From what I can tell, Mac pricing also takes into account a "pay more now, pay less later" approach. While the OS may only cost $100 to buy, that is not the legal license to use it; it's basically an "upgrade" license. Still cheaper than Windows "upgrade" packages. Apple branded hardware is the legal software license to use OSX, so they make you pay out the nose now so that you will be more likely to keep your old hardware but upgrade your software later on for the next few major OS releases. Better than buying a "Vista Capable" machine only to find out that it means "Runs Vista...Barely." Or, paying upwards of $200 for a retail copy. Yes, I realize you can get an OEM copy for less, but you can only install that on one NEW computer, and would the average consumer even know that this option exists? OSX doesn't have any DRM bull$hit, install it on as many Macs as you have that'll run it, and same for iWork and iLife, even though they sell "family packs" that officially allow you to install on up to five computers. You paid for the hardware already, they don't really care all that much if you bend the rules with the software as long as it's running on their hardware.
    As for hardware upgrades, I have never known anyone with an average amount of technical knowledge (i.e. everyone who doesn't even know that sites like Tom's Hardware exists) to even consider upgrading components. At most, they'll consider having me install more RAM or a bigger hard drive. Forget the graphics card, they don't do anything that stresses it out anyway, old as it may be. They let these things get to be 4, 5, 6 years old without any substantial upgrades in-between, which basically means it's too late to upgrade almost anything. Might as well replace the whole system.
    Sounds a lot like a Mac upgrade path to me. Plus, the family members who have switched to Mac have stopped bugging me for free tech support for the most part, because they can figure it out on their own or with a little help from Apple's website. Means more time that I can spend working on my Mac laptop or gaming on my dedicated PC desktop. (I haven't reformatted or defragged the HD in months (or reformatted ever, for tat matter, just re-installed), and, despite being 4 years old with an updated GFX card and RAM and extra storage drive, the boot drive is still a 5400RPM IDE drive. Boots to desktop, ready to go in less than a minute. Because all I do is game, no background apps, no start-up items, no anti-malware, no nothing, because it's rarely exposed to anything but the trusted websites of the online games I play, for updates.)
    As for Blu-ray on a Mac, I couldn't care less. I wouldn't get a laptop with Blu-ray, Mac or otherwise. Uses too much extra power just for CD's / DVD's. Best to confine it to the ever-evolving gaming rig. It's like having an expensive German car that is dependable, well-built, and rewarding to drive without being too fussy about what you do with it, and having a Mazda MX-5 or something that you can mod and tune the crap out of for real performance on the weekends at the track or whatever; it's a fun car to drive, but you wouldn't want to use it for everyday tasks.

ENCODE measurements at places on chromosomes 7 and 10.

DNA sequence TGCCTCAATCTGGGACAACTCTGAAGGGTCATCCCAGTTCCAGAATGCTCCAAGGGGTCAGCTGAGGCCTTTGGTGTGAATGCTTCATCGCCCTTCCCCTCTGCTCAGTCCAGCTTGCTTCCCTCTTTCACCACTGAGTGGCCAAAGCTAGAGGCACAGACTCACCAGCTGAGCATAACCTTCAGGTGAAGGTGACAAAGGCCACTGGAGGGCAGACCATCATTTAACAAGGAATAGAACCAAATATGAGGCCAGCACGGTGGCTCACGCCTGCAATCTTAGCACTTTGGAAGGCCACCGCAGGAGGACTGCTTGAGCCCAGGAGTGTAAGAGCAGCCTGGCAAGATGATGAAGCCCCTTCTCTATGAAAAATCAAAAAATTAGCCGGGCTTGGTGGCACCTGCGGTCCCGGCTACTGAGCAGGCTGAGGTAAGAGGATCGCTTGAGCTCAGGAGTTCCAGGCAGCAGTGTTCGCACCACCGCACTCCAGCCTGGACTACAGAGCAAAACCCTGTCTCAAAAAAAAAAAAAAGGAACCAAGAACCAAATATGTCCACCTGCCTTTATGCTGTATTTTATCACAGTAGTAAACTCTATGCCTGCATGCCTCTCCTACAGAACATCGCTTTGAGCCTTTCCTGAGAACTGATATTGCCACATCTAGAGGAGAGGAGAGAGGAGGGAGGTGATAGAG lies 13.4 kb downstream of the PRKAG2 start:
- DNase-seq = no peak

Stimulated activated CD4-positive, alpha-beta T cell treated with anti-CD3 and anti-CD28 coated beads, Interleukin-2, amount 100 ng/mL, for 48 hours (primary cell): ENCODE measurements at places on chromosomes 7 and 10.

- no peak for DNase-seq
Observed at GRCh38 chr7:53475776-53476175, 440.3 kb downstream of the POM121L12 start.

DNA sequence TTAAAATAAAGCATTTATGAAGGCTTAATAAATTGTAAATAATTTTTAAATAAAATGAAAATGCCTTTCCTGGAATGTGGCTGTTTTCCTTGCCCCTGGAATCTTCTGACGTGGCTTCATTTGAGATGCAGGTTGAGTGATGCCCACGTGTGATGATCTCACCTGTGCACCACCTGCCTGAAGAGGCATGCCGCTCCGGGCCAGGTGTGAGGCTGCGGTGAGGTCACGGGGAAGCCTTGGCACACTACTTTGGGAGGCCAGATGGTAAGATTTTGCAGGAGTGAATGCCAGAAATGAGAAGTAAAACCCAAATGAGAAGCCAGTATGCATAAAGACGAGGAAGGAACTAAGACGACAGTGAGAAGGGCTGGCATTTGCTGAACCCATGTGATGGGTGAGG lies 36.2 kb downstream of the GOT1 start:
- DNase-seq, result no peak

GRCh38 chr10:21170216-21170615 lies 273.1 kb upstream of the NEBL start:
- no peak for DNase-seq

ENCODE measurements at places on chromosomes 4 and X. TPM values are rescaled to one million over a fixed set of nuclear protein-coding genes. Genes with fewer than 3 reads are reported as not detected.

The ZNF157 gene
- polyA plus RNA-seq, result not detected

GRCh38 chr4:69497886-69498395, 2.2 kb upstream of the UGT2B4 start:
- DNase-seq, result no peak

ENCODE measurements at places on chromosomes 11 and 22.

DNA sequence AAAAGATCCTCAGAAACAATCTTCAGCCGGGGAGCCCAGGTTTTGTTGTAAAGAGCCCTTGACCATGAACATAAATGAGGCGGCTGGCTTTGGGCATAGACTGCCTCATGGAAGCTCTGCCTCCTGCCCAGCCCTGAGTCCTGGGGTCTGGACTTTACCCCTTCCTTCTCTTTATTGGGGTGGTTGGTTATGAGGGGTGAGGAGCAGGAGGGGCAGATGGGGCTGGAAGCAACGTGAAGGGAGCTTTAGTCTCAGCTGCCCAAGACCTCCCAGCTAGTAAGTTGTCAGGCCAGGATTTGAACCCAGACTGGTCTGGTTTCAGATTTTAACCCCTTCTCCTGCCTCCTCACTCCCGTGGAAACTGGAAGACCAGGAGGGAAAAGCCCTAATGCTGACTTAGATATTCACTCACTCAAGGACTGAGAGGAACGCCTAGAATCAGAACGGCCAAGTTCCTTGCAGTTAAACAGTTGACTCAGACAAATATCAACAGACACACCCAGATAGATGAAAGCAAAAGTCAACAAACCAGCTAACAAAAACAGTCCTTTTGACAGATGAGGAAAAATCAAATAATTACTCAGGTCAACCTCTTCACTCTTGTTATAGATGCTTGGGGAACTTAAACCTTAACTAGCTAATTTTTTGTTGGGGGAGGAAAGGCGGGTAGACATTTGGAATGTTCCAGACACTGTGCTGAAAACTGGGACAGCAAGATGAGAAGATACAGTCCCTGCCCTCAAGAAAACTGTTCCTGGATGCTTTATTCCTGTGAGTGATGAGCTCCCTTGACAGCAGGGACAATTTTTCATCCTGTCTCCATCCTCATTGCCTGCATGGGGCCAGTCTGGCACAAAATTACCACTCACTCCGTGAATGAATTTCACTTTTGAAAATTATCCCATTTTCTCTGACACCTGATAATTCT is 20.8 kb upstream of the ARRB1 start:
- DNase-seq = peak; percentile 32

• mavroxur
    Way to go OCZ, you guys are DEFINATELY gonna capture that 1% of hardware sales you've been missing out on
  • megamanx00
    Meh. I don't pay the apple tax so I don't care. Not too fond of OSX. If I wanted to look at an interface like that I'd use one of the premade mods on Linux. I pretty much stick to the standard KDE desktop in Linux though.
  • falchard
    "Mac Edition" an oppurtunity to sell the same products from a PC for twice as much. I think its an awesome idea, I think I will jump on this Mac band wagon.
  • blackened144
    falchard"Mac Edition" an oppurtunity to sell the same products from a PC for twice as much. I think its an awesome idea, I think I will jump on this Mac band wagon.I read soemthing just the other day that said the "MAC Edition" specs are actually slower than the Windows counterparts and this is because of some limitation in the OS.

    "You might be wondering, "what limitations?"... we conducted some research and discovered a reason. Folks, Mac OS X has an issue with couple of things, and this was bound to happen - the Apple-written SATA controller driver can get saturated by a single SSD drive on ocassion, but two will definitely saturate the bus. The underlying issue is the fact that Mac OS X comes with journaling filesystem, a feature not present on Windows-based file systems."